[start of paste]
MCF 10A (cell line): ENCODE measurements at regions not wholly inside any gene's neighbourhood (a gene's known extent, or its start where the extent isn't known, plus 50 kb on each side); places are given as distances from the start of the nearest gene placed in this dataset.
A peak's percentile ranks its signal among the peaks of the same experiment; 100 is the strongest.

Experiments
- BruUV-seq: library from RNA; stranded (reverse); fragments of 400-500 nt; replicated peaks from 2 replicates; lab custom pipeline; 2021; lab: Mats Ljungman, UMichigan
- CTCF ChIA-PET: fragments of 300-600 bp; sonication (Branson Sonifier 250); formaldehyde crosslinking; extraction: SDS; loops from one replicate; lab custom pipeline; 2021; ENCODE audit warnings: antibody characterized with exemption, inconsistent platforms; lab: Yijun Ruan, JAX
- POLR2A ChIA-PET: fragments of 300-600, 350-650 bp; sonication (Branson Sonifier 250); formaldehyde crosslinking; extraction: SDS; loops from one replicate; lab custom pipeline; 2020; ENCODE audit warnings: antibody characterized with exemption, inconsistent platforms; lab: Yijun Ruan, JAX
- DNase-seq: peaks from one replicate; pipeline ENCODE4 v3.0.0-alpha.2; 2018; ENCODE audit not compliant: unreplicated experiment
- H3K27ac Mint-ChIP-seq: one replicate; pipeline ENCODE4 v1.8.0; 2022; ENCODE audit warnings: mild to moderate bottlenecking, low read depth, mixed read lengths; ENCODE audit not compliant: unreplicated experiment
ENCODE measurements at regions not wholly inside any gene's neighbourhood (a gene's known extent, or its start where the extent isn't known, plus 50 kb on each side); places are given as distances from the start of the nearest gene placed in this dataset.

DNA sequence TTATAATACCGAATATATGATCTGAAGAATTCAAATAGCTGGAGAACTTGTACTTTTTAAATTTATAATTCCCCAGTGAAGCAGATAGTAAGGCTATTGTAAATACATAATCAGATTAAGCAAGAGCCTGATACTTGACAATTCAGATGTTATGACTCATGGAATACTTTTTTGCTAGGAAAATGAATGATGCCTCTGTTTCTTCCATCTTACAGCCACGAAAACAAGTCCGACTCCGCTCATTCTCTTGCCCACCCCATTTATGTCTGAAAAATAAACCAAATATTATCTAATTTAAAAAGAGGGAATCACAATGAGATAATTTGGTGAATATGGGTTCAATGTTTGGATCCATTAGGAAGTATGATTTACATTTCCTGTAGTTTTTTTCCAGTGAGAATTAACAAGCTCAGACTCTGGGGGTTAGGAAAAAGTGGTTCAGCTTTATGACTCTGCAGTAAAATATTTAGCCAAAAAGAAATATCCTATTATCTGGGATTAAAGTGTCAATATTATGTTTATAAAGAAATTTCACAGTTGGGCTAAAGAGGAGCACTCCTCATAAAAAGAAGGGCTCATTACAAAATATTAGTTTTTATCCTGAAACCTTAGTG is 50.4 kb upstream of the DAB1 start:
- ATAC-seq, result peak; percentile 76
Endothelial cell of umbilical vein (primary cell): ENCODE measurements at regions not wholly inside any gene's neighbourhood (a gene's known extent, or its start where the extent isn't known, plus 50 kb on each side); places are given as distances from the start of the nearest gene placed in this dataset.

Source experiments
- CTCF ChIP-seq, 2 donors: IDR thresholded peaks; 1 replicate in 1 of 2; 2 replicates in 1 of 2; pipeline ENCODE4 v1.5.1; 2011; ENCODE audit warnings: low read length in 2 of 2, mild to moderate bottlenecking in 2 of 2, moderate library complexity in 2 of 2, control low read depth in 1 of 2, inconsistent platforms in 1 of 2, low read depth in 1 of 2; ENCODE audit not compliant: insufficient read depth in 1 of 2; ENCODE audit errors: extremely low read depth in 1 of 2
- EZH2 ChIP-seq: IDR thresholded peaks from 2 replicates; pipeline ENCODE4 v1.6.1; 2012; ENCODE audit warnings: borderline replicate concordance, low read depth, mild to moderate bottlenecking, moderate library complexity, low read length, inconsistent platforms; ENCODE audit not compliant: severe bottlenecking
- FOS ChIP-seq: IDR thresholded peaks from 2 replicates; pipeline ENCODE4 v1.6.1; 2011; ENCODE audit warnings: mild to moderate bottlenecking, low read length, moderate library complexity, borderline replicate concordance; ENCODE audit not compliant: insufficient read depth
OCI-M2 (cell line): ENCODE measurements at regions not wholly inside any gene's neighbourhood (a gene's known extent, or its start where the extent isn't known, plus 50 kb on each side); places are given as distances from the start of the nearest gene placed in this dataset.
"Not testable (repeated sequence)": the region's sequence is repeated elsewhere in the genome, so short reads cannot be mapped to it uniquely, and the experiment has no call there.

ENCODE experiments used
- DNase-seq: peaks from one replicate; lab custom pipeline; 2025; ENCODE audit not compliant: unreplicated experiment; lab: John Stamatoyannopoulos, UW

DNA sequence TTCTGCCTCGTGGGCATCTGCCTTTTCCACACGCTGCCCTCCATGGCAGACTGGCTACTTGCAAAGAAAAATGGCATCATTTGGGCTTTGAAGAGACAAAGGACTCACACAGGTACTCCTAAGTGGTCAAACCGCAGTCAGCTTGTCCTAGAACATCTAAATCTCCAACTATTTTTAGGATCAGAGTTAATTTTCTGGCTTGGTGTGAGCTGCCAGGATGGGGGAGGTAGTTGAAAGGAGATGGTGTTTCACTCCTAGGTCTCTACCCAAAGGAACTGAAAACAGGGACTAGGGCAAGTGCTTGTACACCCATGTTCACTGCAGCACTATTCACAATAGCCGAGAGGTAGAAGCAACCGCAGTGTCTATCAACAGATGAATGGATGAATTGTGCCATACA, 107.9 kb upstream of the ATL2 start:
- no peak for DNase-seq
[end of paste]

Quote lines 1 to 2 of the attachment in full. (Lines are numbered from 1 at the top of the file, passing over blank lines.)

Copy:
MCF 10A (cell line): ENCODE measurements at regions not wholly inside any gene's neighbourhood (a gene's known extent, or its start where the extent isn't known, plus 50 kb on each side); places are given as distances from the start of the nearest gene placed in this dataset.
A peak's percentile ranks its signal among the peaks of the same experiment; 100 is the strongest.